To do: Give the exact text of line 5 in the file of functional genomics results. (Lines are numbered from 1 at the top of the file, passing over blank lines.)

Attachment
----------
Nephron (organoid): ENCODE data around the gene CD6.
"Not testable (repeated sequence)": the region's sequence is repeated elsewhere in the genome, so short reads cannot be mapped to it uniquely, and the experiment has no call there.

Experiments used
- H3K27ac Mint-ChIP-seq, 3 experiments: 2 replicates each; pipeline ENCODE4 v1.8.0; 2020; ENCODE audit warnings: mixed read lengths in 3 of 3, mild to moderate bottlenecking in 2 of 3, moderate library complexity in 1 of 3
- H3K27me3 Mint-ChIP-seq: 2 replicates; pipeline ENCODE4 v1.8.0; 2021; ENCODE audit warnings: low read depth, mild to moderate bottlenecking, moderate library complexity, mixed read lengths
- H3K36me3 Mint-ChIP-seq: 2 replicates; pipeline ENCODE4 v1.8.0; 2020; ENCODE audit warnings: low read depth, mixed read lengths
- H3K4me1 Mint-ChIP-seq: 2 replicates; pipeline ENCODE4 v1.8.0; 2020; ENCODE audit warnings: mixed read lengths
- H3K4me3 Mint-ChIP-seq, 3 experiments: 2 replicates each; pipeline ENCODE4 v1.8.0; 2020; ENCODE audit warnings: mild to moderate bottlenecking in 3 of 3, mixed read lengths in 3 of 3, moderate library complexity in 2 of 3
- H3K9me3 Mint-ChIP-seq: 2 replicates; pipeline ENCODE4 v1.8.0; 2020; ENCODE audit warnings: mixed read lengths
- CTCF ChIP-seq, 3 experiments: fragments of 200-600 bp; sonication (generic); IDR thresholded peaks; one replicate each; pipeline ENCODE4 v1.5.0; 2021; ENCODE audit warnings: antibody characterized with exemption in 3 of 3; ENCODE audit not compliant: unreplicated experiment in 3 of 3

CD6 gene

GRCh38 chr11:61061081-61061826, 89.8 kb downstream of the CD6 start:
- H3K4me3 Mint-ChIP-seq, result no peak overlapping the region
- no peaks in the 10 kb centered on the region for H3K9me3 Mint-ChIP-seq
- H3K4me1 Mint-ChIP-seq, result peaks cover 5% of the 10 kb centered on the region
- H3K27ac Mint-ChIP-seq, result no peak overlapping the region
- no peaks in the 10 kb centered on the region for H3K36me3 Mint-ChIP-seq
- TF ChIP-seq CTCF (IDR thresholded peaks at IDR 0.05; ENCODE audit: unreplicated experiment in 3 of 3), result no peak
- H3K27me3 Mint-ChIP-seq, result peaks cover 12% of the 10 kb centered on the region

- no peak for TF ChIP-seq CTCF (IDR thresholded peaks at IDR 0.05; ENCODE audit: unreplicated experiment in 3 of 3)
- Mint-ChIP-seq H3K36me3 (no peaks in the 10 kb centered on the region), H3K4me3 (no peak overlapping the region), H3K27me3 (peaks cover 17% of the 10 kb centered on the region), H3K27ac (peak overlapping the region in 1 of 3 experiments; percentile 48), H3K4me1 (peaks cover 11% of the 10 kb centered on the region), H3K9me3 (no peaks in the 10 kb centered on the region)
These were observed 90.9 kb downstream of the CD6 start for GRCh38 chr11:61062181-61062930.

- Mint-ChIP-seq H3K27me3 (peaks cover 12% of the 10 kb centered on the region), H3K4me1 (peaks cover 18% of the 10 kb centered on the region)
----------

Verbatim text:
- H3K27me3 Mint-ChIP-seq: 2 replicates; pipeline ENCODE4 v1.8.0; 2021; ENCODE audit warnings: low read depth, mild to moderate bottlenecking, moderate library complexity, mixed read lengths